Saturday, October 11, 2008

Week 2: So far so good!

We´ve been so busy getting used to Peru for the last couple weeks that I don´t even know where to begin. Our biggest obstacle with this entire expedition so far was just getting our boats down here. Most airlines accept large, fragile packages as excess baggage, but explicitly refuse to take kayaks. And as such we spent several hours at LAX trying to get around the regulations. Ultimately, after going through four levels of upper management, one mighty strong cocktail, plenty of sweet talking and much demonstrative boat kicking, we got on the plane.

Upon arriving in Lima, we were pleased to see that our boats had made it on the plane too. We were quite displeased, however, to see Lima. After we the plane decended through the clouds but before touching down, we all agreed that we needed to leave that city!

The climax of our time spent in Lima

We spent the day enriching ourselves in the culture with some Dominos Pizza, sprite, and scotch. The following morning, we were in the air again and bound for Cusco, one of the whitewater (and as it turns out, tourist) capitals of the country.

Cusco was much more in line with what we wanted out of a town. The hostels are abundant, restaurants cheap, and it has been easy to move around on foot. The local economy is also quite used to gringos and most people speak slowly and simply. Not that it helps me understand them, but is certainly an endearing gesture.

Mike and Zak enjoying the view of Cusco

By our second day in Cusco, Mike, Zak and I were packing for a three-day trip on the Rió Apurímac, one of the classic Peruvian whitewater trips. We were treated to excellent food courtesy of Mayuc Expeditions and had a terrific introduction to paddling in Peru with loaded boats.

A typical view on the drive to the put-in

Upon returning to Cusco, we were joined by Dave Kashinski, a friend of Mike and Zak´s from their previous trip to Chile in ´05. We quickly put together a day trip on the upper section of the Apurímac, known as Black Canyon. Our beta was limited on this section, but we scouted lots and had another great day on the water.

Plenty of good boating down here!

After our Apurímac exploits, we were invited back with Mayuc for the Tambopata river, a 6-day trip through the jungle. The Tambopata is a logistical nightmare and a terrific wildlife trip with minimal whitewater. Unfortunately, the aforementioned nightmare got in the way and we never got the opportunity to see said river. Instead we grabbed a cab to the Sacred Valley for a couple days of boating on the Urubamba.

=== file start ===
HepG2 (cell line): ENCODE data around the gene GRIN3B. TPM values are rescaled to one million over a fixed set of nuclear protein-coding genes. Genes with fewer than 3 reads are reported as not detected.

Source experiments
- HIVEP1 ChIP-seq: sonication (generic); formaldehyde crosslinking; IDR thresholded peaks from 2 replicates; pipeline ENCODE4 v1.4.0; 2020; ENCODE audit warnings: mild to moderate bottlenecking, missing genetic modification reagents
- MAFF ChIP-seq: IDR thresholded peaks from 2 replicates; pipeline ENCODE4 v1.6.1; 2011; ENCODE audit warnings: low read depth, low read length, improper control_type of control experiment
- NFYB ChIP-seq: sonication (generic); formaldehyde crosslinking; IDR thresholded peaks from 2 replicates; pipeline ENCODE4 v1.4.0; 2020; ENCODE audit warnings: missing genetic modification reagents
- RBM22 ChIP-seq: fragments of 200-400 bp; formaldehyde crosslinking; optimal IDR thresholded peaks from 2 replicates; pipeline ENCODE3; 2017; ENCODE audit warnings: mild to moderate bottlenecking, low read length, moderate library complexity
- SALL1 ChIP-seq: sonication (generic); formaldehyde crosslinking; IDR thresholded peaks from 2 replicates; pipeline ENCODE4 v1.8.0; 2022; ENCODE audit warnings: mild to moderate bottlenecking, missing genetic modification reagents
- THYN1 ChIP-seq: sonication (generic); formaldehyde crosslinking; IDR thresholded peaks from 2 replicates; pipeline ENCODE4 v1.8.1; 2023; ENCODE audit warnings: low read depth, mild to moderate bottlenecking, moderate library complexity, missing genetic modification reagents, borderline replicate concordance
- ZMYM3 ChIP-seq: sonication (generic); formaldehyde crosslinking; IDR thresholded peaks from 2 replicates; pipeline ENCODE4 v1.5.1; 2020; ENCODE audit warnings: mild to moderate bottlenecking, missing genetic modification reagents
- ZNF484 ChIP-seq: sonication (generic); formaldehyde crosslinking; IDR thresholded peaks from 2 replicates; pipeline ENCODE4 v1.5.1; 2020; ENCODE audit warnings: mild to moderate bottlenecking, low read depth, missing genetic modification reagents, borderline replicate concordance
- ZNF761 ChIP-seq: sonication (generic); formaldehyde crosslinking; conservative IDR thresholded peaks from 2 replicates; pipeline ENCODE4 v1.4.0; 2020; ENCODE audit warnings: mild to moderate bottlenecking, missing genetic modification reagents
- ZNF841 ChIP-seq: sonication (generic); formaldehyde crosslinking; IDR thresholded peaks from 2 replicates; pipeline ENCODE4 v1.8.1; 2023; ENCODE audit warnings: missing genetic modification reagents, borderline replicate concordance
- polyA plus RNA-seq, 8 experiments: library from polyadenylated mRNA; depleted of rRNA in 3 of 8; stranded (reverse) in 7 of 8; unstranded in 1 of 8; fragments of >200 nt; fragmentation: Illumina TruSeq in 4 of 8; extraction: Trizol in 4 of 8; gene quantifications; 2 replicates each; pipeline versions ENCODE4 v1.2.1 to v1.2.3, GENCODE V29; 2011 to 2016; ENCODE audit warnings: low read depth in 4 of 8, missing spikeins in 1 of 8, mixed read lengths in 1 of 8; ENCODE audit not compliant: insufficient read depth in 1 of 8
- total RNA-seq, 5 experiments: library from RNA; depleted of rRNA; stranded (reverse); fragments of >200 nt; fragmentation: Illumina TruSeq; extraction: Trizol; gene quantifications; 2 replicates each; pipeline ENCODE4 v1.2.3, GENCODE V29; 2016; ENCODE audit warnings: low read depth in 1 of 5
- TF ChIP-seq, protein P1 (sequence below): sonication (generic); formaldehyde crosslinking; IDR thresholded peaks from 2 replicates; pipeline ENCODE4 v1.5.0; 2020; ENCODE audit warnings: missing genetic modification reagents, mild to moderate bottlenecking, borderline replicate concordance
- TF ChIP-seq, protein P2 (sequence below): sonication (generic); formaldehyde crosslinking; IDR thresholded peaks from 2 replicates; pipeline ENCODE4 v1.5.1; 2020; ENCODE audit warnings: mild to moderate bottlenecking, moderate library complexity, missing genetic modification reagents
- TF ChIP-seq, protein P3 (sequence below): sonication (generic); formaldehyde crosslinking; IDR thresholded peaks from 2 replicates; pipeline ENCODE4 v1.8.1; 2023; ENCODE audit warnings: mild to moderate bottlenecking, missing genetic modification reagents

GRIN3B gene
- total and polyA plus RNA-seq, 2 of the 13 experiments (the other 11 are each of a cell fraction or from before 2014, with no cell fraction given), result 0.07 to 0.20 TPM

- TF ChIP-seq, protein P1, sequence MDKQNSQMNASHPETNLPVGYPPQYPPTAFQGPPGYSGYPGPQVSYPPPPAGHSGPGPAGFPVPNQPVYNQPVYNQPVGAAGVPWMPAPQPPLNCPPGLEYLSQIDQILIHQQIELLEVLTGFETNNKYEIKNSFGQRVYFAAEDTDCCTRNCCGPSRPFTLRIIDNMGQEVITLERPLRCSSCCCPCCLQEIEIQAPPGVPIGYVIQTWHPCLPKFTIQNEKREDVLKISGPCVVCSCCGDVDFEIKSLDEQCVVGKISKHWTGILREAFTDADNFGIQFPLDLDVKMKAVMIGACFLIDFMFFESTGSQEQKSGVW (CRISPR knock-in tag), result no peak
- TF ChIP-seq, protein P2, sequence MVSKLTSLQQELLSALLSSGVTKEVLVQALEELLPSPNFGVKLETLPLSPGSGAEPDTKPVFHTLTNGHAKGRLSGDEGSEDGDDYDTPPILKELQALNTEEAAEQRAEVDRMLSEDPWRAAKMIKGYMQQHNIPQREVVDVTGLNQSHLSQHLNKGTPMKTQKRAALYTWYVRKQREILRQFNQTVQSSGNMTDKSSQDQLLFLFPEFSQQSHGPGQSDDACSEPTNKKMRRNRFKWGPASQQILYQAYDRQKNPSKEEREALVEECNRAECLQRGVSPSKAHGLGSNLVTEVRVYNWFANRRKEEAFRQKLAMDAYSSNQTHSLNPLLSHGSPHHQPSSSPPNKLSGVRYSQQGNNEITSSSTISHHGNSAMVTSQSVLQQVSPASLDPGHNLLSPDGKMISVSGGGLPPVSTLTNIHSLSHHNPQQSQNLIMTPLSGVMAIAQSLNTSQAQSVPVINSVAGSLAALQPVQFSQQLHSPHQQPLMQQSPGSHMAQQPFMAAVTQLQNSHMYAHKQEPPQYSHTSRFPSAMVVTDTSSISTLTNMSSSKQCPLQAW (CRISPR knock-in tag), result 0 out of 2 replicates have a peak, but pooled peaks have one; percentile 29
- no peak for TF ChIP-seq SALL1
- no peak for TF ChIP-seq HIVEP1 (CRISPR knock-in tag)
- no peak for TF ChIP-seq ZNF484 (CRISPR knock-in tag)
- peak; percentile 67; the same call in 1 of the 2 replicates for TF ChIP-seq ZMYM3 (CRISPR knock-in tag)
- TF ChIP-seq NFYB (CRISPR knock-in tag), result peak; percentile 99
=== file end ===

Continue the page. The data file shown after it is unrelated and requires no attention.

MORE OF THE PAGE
A roadside view into the sacred Urubamba Valley

Somewhere along the line here, I looked up at the night sky and realized that every single star is new to my eyes. Still, the stars are about the most familiar sight down here. The change of scenery has been more than refreshing and the spirit of vacation has taken over. I´ve lost track of days of the week and even how long I´ve been here. Half the time we´re on the river. The other half, we´re figuring out how to get back on the river. Cusco has been a fun town to hang out in, but we´re all just about ready to leave.

Packing boats for overnighters

The entire gringo culture here is about going to Machu Picchu and the local culture is all about selling us things. The ¨handmade 100% alpaca¨ blankets are obviously fabricated. One woman sits on the stairs with the same half-knit sock each day to make it look like she´s making what she sells. Every ten steps someone is heckling us: selling paintings or weed or massages or suggesting the best bar for the night. But I don´t intend to trash talk Cusco. As I mentioned earlier, it has been very approachable for us. I´m just tired of explaining that I don´t want my shoes shined. They´re flip flops for god´s sake!

Zak getting ready for another day on the river

As I write, the other boys are back at the room packing for our next adventure, which may turn out to be the climax of our entire trip down south. Tomorrow we launch on the Río Paucartambo. The Paucartambo drops 8,000 feet of elevation over the course of 230 kilometers. It is likely that fewer than 20 teams of kayakers have ever completed this run. It´s not epically difficult, but has its fair share of challenges. We are planning on a 9 to 11 day trip, which is more than twice what any of us have done without raft support.

More beautiful and comitting canyon country

So for the next two weeks, no news is good news for us. We have spent lots of time preparing for this expedition and it promises to be one of my most memorable adventures. And on a completely different subject, no wonder south american teams always kick our asses at soccer:

This field is in the middle of nowhere at 14,000 feet. It looks like you could kick a ball off the edge of the world from here.

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